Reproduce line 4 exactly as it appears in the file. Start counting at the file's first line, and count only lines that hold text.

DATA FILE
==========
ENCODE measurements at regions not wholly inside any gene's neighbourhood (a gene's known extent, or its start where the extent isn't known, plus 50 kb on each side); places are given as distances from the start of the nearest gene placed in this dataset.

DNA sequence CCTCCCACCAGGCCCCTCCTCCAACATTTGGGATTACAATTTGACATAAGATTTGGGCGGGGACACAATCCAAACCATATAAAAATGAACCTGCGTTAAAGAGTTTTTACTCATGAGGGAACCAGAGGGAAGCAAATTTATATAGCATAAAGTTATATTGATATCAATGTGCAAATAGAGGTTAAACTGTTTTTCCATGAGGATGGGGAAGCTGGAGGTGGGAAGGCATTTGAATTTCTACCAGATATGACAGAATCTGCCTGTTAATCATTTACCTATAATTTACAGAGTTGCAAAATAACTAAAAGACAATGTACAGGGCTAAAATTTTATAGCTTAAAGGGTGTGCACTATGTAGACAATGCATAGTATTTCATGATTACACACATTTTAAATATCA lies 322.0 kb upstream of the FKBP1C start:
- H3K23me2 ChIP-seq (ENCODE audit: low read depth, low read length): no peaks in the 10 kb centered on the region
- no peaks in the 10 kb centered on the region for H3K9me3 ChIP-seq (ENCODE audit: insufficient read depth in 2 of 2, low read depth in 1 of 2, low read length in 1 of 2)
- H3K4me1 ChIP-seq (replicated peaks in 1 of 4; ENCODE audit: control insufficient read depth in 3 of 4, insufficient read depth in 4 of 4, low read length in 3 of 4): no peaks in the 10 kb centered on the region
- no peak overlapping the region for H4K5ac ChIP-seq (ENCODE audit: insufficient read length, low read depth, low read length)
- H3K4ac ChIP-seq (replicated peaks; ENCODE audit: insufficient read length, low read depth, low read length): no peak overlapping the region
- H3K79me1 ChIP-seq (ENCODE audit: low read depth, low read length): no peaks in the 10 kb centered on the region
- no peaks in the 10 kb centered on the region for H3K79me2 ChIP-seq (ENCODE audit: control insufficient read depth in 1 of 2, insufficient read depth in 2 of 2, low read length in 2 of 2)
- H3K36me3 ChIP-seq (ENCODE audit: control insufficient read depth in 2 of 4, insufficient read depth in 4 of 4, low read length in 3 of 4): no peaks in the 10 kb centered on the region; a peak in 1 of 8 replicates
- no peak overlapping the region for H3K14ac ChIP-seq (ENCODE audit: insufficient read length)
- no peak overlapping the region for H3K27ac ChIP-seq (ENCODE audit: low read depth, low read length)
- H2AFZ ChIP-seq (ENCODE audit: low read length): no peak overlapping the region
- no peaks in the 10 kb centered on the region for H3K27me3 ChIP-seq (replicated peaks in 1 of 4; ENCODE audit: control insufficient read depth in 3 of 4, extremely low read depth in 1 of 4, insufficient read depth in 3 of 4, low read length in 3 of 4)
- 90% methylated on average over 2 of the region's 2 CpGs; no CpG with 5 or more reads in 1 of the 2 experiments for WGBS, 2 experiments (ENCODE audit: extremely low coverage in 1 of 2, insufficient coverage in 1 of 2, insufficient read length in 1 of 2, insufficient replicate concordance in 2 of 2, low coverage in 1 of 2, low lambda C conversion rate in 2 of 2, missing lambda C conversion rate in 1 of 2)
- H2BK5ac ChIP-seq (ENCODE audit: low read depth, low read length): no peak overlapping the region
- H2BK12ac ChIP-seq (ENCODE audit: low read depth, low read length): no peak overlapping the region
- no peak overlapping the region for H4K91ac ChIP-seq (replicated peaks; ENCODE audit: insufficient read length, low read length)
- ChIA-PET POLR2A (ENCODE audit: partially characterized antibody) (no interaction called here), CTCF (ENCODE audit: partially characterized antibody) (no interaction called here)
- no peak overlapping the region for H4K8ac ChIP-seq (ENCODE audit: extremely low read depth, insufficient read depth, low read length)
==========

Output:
- no peaks in the 10 kb centered on the region for H3K9me3 ChIP-seq (ENCODE audit: insufficient read depth in 2 of 2, low read depth in 1 of 2, low read length in 1 of 2)